Northern Ireland is a central part of the UK’s Olympic efforts despite itsabsence from the Team GB title, British prime minister David Cameron has explained.
Mr Cameron visited the home club in Coleraine, Co Derry, of one of the UK’s top rowers as Alan Campbell reached the final in his bid for Olympics glory.
He spoke to officials and athletes at the Bann Rowing Club and met one of the young prospects who lit the Olympic cauldron at the opening ceremony.
The club also boasts Coleraine-born brothers Peter and Richard Chambers, who helped power the lightweight men’s four rowers into today’s final and a shot at gold.
“Team GB is a team for the whole of the United Kingdom,” said Mr Cameron. “There are some fantastic athletes from Northern Ireland taking part.”
He visited Coleraine, before going on to also see the Giant’s Causeway attraction, and said he was keen to emphasise the North’s role in the Games.
“Not only are there great Northern Ireland athletes taking part in the Olympics, but also every part of our United Kingdom is benefiting from the Olympics.”
He said the choice of the title Team GB, as opposed to Team UK which wouldinclude the North, was an issue for the British Olympic Association.
“But let’s be in no doubt,” he said, “the team is a United Kingdom team. It includes athletes, Olympians and Paralympians from across our United Kingdom, Northern Ireland included.”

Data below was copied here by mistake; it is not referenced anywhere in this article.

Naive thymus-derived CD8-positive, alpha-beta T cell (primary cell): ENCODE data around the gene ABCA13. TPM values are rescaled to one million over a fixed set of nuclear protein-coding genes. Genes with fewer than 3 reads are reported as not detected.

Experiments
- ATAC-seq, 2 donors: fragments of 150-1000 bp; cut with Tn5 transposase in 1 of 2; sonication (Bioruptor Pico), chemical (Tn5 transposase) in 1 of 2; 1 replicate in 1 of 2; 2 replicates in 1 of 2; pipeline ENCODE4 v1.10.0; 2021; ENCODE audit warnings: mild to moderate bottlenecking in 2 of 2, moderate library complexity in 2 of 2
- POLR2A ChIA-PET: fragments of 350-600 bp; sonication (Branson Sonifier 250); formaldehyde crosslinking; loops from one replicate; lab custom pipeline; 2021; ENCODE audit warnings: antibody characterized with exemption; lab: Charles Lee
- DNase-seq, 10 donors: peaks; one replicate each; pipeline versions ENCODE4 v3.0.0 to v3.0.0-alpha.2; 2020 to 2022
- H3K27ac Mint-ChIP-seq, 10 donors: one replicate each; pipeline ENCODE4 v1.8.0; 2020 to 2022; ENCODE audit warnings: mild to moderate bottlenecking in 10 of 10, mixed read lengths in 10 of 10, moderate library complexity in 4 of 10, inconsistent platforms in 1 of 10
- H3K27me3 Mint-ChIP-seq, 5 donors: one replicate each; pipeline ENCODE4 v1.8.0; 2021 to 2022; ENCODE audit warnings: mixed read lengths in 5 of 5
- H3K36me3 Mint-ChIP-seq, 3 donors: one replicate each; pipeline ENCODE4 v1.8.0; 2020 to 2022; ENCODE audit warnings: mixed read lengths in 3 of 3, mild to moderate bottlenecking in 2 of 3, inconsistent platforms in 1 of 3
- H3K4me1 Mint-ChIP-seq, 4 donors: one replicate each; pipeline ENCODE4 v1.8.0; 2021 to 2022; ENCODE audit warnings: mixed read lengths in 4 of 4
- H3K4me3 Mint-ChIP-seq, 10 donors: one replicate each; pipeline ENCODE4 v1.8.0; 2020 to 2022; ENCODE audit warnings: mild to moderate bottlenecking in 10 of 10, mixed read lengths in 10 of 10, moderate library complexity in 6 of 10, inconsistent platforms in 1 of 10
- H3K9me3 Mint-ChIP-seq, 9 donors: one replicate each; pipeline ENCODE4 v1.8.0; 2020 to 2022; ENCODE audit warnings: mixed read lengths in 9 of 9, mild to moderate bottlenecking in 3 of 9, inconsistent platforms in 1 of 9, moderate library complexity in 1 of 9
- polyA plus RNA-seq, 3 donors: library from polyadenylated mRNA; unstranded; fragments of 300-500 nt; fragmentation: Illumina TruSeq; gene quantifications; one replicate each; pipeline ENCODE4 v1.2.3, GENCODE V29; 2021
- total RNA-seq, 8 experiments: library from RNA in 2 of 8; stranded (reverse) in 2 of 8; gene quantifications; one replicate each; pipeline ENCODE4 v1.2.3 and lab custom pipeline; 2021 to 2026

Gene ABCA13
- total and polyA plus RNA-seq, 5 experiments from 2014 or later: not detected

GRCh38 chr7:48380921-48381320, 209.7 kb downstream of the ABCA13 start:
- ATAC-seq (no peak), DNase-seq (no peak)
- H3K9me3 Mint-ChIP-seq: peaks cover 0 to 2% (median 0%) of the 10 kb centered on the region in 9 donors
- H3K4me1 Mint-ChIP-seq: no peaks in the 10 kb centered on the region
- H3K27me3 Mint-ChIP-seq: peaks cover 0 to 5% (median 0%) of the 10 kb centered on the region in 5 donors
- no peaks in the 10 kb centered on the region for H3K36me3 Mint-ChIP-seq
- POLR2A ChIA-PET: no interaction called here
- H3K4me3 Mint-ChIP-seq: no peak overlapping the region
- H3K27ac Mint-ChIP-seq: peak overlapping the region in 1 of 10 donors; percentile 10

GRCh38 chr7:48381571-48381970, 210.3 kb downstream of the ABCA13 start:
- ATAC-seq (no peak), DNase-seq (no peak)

He also praised torch bearers who carried the Olympic flame through the North.
Mr Cameron said: “Our country is a small country that does big things.
“The UK is a country that can deliver, that can get things done, that can put on an incredible show, that can make people feel proud to be British and above all can provide an inspiration for future generations.”
World bronze medallist rower Campbell finished second in his men’s singlesculls semi-final behind Czech Republic’s Ondrej Synek at Eton and qualified for the final.
Campbell has been at the Bann rowing club since he was 16. Club vice-captain Stephen Smyth said: “He has sheer determination and Ulster grit.”
Mr Cameron met Katie Kirk, 18, a 400m athlete who is a future Olympic hopeful and was nominated to light the cauldron at the opening ceremony
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